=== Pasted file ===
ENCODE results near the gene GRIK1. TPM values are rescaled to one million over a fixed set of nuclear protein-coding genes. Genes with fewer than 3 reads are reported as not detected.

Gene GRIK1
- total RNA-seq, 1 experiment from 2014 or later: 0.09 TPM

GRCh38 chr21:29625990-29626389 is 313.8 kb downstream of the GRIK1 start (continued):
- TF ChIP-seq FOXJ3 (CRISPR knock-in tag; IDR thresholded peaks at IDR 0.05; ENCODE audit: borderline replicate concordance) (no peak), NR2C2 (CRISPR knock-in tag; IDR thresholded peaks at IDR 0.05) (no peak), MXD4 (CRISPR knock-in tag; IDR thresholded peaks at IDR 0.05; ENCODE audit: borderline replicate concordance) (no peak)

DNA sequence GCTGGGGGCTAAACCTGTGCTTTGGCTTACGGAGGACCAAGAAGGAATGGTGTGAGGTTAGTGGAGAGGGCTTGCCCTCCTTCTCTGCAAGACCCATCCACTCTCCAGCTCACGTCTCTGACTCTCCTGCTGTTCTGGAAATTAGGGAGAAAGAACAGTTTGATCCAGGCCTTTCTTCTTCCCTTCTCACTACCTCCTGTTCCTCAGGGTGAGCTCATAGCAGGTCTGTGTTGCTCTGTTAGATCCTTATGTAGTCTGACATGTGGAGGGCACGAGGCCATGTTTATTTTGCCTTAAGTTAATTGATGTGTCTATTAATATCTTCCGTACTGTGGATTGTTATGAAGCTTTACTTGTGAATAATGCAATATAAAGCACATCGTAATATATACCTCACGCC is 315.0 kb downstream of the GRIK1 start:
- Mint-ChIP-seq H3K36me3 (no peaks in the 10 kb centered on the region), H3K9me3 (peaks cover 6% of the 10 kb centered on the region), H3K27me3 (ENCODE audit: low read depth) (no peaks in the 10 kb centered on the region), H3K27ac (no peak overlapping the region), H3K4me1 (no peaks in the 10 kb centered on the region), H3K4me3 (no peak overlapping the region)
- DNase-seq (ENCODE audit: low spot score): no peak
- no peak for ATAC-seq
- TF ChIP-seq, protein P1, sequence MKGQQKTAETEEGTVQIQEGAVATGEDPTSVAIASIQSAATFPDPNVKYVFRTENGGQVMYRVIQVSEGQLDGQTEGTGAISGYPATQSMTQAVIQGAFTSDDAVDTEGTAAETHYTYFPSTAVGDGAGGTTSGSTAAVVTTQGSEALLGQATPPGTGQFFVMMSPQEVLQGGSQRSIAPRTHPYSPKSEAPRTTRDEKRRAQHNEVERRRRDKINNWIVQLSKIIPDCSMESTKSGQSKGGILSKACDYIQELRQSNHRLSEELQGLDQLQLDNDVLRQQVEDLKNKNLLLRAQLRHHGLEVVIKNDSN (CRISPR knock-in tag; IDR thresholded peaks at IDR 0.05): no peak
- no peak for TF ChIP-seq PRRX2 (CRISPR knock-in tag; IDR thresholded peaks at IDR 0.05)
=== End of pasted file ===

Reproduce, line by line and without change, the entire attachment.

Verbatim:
ENCODE results near the gene GRIK1. TPM values are rescaled to one million over a fixed set of nuclear protein-coding genes. Genes with fewer than 3 reads are reported as not detected.

Gene GRIK1
- total RNA-seq, 1 experiment from 2014 or later: 0.09 TPM

GRCh38 chr21:29625990-29626389 is 313.8 kb downstream of the GRIK1 start (continued):
- TF ChIP-seq FOXJ3 (CRISPR knock-in tag; IDR thresholded peaks at IDR 0.05; ENCODE audit: borderline replicate concordance) (no peak), NR2C2 (CRISPR knock-in tag; IDR thresholded peaks at IDR 0.05) (no peak), MXD4 (CRISPR knock-in tag; IDR thresholded peaks at IDR 0.05; ENCODE audit: borderline replicate concordance) (no peak)

DNA sequence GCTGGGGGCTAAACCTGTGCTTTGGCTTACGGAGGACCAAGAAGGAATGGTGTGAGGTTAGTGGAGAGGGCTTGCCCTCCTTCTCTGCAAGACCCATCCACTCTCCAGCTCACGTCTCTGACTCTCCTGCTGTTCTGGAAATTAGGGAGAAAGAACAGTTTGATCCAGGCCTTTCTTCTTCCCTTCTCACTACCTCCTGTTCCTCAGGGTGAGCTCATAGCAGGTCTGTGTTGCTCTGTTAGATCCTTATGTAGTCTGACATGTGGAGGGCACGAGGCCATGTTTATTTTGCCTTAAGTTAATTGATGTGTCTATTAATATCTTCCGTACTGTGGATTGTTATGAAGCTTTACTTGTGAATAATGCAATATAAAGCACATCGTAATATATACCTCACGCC is 315.0 kb downstream of the GRIK1 start:
- Mint-ChIP-seq H3K36me3 (no peaks in the 10 kb centered on the region), H3K9me3 (peaks cover 6% of the 10 kb centered on the region), H3K27me3 (ENCODE audit: low read depth) (no peaks in the 10 kb centered on the region), H3K27ac (no peak overlapping the region), H3K4me1 (no peaks in the 10 kb centered on the region), H3K4me3 (no peak overlapping the region)
- DNase-seq (ENCODE audit: low spot score): no peak
- no peak for ATAC-seq
- TF ChIP-seq, protein P1, sequence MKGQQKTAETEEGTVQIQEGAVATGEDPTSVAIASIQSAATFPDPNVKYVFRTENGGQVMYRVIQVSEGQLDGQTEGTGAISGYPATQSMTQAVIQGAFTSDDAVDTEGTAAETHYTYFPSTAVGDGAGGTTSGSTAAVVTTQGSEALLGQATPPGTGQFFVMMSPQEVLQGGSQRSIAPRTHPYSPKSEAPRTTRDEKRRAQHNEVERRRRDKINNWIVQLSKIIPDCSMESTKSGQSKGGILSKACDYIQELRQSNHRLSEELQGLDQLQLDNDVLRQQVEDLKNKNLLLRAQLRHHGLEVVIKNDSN (CRISPR knock-in tag; IDR thresholded peaks at IDR 0.05): no peak
- no peak for TF ChIP-seq PRRX2 (CRISPR knock-in tag; IDR thresholded peaks at IDR 0.05)